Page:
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Deerfield Redesigns Revisit Days
Annalisa Fang '22 Staff Writer
April 11, 2020

With spring revisit days canceled due to the COVID-19 outbreak, the Deerfield Admissions Office has been forced to develop new and creative ways to offer admitted students a taste of life on campus. 

Incoming families were invited to participate in a series of virtual panels during which Deerfield students, teachers, and parents provided their perspectives on life at Deerfield. Admitted students could also connect with teachers to ask specific questions.

“It was all about how everyone loved Deerfield, which really stuck out to me,” said Maddie Benello ’22, an incoming junior. “Even though it was virtual, they managed to spread that message quite clearly.”

In addition to the panels, Deerfield also hosted an event titled “Saturday Night Lights,” during which there were virtual meeting rooms for all of its extracurricular programs, including co-curriculars and student-run clubs. Students could come and go as they pleased, similar to the format of the meet and greet events held after all revisit days in the Spring.

Madeline Lee ’20

“My revisit day at Deerfield was a deciding factor in me choosing the school, so I was happy to answer questions and provide some excitement around the prospect of Deerfield for potential incoming students,” said Kareena Bhakta ’20, a club leader who attended the event. 

The virtual events started on March 21, earlier than revisit days would have originally been held. Chip Davis, Dean of Admissions, believed that families would make their decisions a little sooner in a virtual space. The events went so well that Mr. Davis said they will continue to run them in the future as a resource for admitted students that are unable to attend revisit days. 

“What we realized through all this is that these are things that we should be doing even when things go back to normal,” Mr. Davis said. 

In the simulation of Deerfield’s life, the classroom experience was notably left out. Admitted students did not visit online classes, and their academic questions were handed off to individual teachers instead. 

“That was the only thing that we didn’t recreate. We recreated every other part of the day except for a sit-down meal,” Mr. Davis said. He noted that it was difficult to gauge how the community would respond to showcasing online classes as an emulation of a physical Deerfield class. 

“Obviously it wasn’t the same… but I think given the situation it was quite well-handled,” Benello said. 

Social media also played an increasingly important role in showcasing Deerfield to admitted students. On Instagram, the Communications Office opted to increase the amount of dynamic short-term content, allowing students and alumni to contribute through interactive Instagram stories.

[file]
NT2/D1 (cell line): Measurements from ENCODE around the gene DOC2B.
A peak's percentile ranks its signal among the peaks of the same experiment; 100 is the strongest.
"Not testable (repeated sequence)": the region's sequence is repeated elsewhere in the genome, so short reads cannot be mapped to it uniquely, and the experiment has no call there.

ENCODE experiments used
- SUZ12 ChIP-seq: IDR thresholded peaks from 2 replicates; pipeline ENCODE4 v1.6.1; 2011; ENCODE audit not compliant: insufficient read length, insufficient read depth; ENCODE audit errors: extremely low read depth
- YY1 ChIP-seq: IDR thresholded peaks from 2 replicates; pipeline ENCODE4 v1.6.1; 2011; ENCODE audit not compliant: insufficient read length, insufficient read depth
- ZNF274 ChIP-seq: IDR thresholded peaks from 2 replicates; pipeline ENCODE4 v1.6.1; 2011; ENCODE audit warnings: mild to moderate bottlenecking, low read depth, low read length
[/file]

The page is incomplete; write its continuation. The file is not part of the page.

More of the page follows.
While no revisit days were hosted this spring, several families were still able to drive around to look at the campus. Though school was not in session and no students were there, families who decided to visit were able to get a glimpse of what life at Deerfield could be like.

One of the challenges the Admissions Office faced this spring was the uncertainty surrounding the fall term. Benello, who lives in London, explained that the uncertainty of whether she would be able to travel to the U.S. for school factored into her family’s decision to commit to Deerfield.  International students who do not have dual citizenship cannot obtain a student visa until the consulates reopen, according to Mr. Davis. 

As a result, the Admissions Office gave incoming families a full refund on their deposit and pushed the first tuition payment deadline back to July 1st. 

“We want you to say yes to Deerfield but we’re going to build in some safeguards for you, in the event that either you choose not to be here because of something around health or you can’t physically get here even though you want to,” Mr. Davis said.

On March 10th, Deerfield admitted 319 students, 204 of which accepted the offer of admission. This year’s yield of 64% is an increase from last year, which Mr. Davis called “ironic.”

Looking forward to next year, it is unclear whether the Admissions Office will be able to travel to recruit students and what an on-campus visit will look like for prospective families. Mr. Davis said he thinks it will be much harder to attract as many applicants as in previous years. 

There were more than twenty families that decided to stay home for the next year instead of commiting to boarding school because of the uncertainty about the coronavirus pandemic. Mr. Davis said the students would likely reapply in the future.

Despite the complications the COVID-19 pandemic has caused for Deerfield admissions and prospective students, the admissions office has designed a creative, interactive way to experience Deerfield even halfway across the world.